What are your recommendations if the client does not have enough medical documentation to support their illness ?

To meet SSA’s definition of disability, the applicant’s diagnosis must be documented in medical records, laboratory reports, or other clinical findings of a physician or psychologist. DDS prefers that medical evidence come from an ongoing treatment provider. If this medical documentation is not available because the applicant has not received treatment for these conditions, we recommend that SOAR practitioners try to arrange for a physician or psychologist to conduct assessments, including documenting the applicant’s diagnosis and functioning, before submitting the SSI/SSDI application.

If it is not possible to arrange an evaluation before submitting the application, DDS may arrange for a consultative exam (CE) for the applicant, including physical or psychiatric testing based on the applicant’s alleged conditions. More information about CEs can be found here. In these instances, it is especially important that the SOAR practitioner provides comprehensive information about the applicant’s impairments in functioning through the Medical Summary Report. Collateral information from caseworkers, family members, and former employers can also be helpful in supporting an application with limited medical documentation.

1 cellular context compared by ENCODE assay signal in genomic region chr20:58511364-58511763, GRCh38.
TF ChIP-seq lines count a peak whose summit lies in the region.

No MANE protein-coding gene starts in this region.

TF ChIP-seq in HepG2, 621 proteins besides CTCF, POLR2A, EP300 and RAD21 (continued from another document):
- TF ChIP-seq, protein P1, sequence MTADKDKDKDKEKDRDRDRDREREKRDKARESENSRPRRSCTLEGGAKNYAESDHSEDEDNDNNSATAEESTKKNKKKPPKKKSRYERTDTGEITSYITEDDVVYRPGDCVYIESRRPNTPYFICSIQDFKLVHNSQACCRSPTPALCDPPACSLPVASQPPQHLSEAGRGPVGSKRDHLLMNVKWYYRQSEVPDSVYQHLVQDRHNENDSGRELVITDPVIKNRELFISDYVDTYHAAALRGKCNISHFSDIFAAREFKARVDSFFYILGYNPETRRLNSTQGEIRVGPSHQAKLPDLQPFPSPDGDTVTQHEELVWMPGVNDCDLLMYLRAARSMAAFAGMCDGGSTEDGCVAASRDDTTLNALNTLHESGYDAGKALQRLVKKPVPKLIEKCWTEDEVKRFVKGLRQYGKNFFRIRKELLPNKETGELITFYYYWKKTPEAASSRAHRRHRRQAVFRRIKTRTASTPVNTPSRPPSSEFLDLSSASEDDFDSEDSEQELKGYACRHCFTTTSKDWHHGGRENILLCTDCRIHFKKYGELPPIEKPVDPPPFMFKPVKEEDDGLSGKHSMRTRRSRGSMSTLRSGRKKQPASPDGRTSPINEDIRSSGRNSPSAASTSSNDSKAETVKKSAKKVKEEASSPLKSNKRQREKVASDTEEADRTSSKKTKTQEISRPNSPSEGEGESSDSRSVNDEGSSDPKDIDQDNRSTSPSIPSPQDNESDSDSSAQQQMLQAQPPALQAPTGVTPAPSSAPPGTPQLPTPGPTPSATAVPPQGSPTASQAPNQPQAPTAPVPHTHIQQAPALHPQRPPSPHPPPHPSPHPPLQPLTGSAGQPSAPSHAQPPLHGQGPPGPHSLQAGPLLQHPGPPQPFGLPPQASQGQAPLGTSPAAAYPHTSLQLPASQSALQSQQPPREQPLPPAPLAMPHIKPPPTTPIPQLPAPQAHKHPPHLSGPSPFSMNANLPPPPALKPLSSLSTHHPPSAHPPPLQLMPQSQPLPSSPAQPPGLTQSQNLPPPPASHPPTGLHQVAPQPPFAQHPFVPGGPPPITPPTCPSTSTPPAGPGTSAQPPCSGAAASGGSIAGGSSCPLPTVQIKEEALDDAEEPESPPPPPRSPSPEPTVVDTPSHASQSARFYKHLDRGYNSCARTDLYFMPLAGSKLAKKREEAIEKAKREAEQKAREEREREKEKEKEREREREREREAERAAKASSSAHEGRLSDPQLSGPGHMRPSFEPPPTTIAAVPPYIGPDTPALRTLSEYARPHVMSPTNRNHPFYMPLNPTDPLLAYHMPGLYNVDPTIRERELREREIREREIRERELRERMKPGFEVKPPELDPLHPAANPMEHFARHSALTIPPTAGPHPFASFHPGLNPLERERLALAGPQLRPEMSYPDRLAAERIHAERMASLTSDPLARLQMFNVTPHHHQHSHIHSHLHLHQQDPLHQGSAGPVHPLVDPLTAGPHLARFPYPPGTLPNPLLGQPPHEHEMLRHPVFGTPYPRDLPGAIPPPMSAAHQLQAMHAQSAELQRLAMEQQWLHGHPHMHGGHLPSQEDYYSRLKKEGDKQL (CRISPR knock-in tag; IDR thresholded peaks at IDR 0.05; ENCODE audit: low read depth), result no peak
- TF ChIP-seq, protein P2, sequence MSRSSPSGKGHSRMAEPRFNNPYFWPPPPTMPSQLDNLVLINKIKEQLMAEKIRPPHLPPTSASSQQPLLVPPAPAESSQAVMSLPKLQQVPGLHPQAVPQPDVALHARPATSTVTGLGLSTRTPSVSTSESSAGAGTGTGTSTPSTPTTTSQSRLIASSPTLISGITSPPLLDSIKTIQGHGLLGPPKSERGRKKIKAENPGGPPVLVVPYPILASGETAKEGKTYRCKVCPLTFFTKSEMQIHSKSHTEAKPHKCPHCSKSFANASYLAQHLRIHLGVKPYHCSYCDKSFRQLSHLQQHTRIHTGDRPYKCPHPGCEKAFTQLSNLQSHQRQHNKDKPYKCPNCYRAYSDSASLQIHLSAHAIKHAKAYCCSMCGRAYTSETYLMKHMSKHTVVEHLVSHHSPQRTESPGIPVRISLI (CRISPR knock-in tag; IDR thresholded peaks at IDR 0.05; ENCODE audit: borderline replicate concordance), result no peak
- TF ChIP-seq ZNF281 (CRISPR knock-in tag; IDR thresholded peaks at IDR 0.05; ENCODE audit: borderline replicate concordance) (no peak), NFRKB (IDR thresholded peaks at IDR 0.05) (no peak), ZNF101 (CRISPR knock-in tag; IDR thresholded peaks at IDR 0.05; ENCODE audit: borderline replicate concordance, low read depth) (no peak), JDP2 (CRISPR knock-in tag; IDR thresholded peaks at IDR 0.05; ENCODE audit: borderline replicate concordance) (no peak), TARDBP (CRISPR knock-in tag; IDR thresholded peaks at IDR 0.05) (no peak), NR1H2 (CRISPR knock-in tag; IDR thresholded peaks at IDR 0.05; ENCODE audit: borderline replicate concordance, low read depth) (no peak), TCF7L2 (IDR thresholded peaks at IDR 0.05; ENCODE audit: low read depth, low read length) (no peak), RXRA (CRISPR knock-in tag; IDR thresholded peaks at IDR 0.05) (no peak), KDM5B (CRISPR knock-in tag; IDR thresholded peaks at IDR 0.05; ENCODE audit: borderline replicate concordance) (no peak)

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Question:
What if a client is new to our program, and has already applied for and is in the appeal process for SSI? Can they still be considered for SOAR?